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Britain’s big care home chains are to face a tough new regime of corporate inspections to prevent financial problems from leading to poor or dangerous care for elderly residents, England’s first chief inspector of social care said.
Under the plans, if a single care home run by a larger group is found to be inadequately caring for residents, it could trigger an urgent, wider look at other care homes run by the company.
Andrea Sutcliffe said she also wanted to improve the Care Quality Commission’s scrutiny of corporate leadership provided by care home chains to ensure standards were maintained and enforced.
“We will be making sure there is a much better relationship between the CQC and our corporate providers so that we are looking at the picture across the piste,” she said. “We need to say: ‘We’ve seen this happening in Netherwallop so what’s actually happening in Northumberland’ and do we need to do that comparison?”
Ms Sutcliffe is overseeing the launch of an new system to regulate England’s 10,000 care homes which for the first time will have each institution rated as either outstanding, good, requires improvement or inadequate. Those rated as inadequate will be put into special measures and possibly shut down unless an immediate improvement is made. So far, trial inspections have revealed a worrying 30 per cent of homes require improvement while 5 per cent are judged inadequate.
“We are seeing some services that are clearly struggling and I wouldn’t want to shy away from saying that’s the case,” said Ms Sutcliffe. “There are a small number at the bottom end who are inadequate and are providing utterly unacceptable care. We published one report last week where the inspectors walked in, and while the façade looked lovely, when you got behind it the home smelt. People were being left in bed because there were not enough staff to help them get up. People were not being helped to eat – and that was having an impact on their health.”
She has personal experience of inspections, and said it was often easy to spot struggling homes almost from “the moment you walked in the door”. “Initial reaction is a pretty good guide,” she said. “Basically if you’re welcomed in and you are immediately offered to be shown around the home, then things tend to be OK. But sometimes you will get shepherded off into the office and sat down with lots of files, and you know that everybody is scurrying around outside trying to work out what’s going on and telling people ‘the inspectors are here’.
“The critical thing our inspectors need to have is a ‘nose’ – and that’s not just the nose for how it smells which is important – but also that instinct which says ‘Yep, I can see this is something that I might need to explore further.’ ”
In one CQC inspection, she revealed, the care home owner had “imported” extra staff from an adjoining home to make it look better resourced. When inspectors found out they promptly inspected both homes simultaneously.
Ms Sutcliffe said the relationship between good care and the financial resources of companies running the homes needs more work. While the CQC does not have the legal right to inspect head-office functions, she has corporate oversight of the largest chains. “There’s a relationship between quality of care and the finances. If you see the quality dropping that can be an indication of wider problems.”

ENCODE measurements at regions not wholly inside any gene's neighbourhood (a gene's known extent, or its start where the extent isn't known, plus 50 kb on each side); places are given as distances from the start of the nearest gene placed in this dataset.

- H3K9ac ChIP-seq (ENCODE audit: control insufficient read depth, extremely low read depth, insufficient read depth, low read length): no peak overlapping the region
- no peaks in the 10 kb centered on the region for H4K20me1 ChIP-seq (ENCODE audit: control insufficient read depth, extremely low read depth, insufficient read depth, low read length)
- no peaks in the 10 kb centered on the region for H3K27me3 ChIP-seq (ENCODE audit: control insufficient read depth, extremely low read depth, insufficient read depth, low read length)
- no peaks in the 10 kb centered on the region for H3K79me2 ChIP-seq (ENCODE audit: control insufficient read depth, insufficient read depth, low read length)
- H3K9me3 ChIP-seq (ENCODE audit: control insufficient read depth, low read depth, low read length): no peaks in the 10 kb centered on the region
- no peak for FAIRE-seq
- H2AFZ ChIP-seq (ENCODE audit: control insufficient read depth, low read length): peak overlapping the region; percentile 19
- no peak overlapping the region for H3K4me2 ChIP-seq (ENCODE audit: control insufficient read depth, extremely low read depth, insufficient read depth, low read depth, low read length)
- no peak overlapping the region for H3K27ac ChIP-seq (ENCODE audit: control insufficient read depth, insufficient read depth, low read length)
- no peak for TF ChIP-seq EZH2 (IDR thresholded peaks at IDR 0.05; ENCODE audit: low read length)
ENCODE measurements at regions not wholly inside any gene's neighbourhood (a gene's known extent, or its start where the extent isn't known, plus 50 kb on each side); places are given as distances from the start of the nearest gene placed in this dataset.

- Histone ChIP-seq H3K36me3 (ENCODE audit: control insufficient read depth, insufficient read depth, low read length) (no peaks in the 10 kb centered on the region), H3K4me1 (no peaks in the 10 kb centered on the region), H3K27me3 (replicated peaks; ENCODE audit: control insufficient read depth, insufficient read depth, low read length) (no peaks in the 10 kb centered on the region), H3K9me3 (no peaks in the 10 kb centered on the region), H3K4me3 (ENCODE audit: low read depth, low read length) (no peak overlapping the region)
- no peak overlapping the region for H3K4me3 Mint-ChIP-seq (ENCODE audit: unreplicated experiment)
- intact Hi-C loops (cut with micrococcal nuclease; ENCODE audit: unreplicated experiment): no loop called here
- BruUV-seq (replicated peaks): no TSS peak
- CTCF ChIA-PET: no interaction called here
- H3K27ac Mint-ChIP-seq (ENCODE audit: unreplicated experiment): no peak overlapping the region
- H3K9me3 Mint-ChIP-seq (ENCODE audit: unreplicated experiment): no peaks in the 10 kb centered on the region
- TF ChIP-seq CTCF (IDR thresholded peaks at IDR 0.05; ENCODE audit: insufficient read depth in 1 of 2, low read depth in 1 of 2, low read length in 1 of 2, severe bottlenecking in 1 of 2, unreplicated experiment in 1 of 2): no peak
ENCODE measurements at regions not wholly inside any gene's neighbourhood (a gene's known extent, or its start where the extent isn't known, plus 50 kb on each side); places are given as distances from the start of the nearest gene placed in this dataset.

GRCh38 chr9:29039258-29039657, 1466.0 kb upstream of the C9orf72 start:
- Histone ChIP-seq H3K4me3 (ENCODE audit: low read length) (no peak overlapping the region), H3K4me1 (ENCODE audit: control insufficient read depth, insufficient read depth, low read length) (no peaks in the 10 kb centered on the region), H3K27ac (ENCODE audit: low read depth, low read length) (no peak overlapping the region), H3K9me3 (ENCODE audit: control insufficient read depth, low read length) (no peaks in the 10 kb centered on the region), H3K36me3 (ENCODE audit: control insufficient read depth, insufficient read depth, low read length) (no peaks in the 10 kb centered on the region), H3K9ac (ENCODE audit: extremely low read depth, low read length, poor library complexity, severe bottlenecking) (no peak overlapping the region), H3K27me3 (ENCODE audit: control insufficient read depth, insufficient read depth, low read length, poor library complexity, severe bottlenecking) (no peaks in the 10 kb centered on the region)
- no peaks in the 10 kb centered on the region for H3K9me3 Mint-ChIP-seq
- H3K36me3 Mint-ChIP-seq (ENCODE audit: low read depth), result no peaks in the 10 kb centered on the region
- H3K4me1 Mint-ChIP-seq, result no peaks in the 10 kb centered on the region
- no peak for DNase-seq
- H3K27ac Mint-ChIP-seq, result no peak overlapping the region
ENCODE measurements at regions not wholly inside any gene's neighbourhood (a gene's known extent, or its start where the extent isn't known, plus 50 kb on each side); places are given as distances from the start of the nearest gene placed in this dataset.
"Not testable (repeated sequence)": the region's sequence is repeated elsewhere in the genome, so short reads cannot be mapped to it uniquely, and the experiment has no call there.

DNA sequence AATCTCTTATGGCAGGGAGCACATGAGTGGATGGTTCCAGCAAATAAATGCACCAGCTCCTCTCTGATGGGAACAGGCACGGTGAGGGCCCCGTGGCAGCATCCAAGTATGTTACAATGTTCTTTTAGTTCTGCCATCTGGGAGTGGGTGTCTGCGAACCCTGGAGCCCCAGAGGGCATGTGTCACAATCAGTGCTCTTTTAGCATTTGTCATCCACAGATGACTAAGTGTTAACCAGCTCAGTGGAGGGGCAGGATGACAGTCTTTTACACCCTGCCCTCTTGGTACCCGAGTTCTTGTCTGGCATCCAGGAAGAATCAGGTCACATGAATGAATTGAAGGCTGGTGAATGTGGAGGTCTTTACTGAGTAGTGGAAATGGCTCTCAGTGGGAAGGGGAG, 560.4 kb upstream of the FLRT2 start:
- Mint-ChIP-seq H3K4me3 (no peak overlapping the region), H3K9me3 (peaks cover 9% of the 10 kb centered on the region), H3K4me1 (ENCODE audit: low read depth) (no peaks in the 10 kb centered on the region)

Ultimately, she said, her guide for judging services – and the guide she wants her inspectors to follow – is what she calls the “mum test”. She has a photo of her mother which she uses in presentations to underline the point: Would this service be one where you would be happy to leave a loved one?
“Regulators are often seen as remote. People don’t connect it to the work they are doing and the people they are providing the service for. But nothing could be further from the truth. We are all here to make a difference to the people using care services. I thought it was very important to say clearly that the core of what we are doing is about people – and making that human by making that connection with someone you love. And in that case that’s my mum.”
SOURCE: The Independent on Monday 08 September 2014
A Man charged with the murder of an 87-year-old woman in a care home is her grandson, the Bristol Post can reveal.
Ryan Guest, 33, is accused of killing Una Dorney at Oak Tree House in Yate last Wednesday afternoon.
He first appeared at North Avon Magistrates’ Court on Friday.
Yesterday Guest, of Birkdale, Yate, appeared in a six-minute hearing at Bristol Crown Court, at which prosecuting barrister Mark Hollier confirmed that the alleged victim was the defendant’s grandmother.
Guest, who spoke only to confirm his name, was remanded in custody by Judge Michael Longman until his next appearance in court, which is due to take place on July 14.
Police were called to Oak Tree House after staff reported the sudden death of the pensioner on Wednesday afternoon. Guest was arrested hours later.
Oak Tree House is run by Four Seasons Health Care, the UK’s biggest provider of nursing homes, care homes and specialist units throughout the UK.
It is a purpose-built home providing residential and nursing care for people with and without dementia and a report by watchdog the Care Quality Commission last summer found relatives praised its care and staff, with one relative telling inspectors that Oak Tree House was the “best home in the area”.
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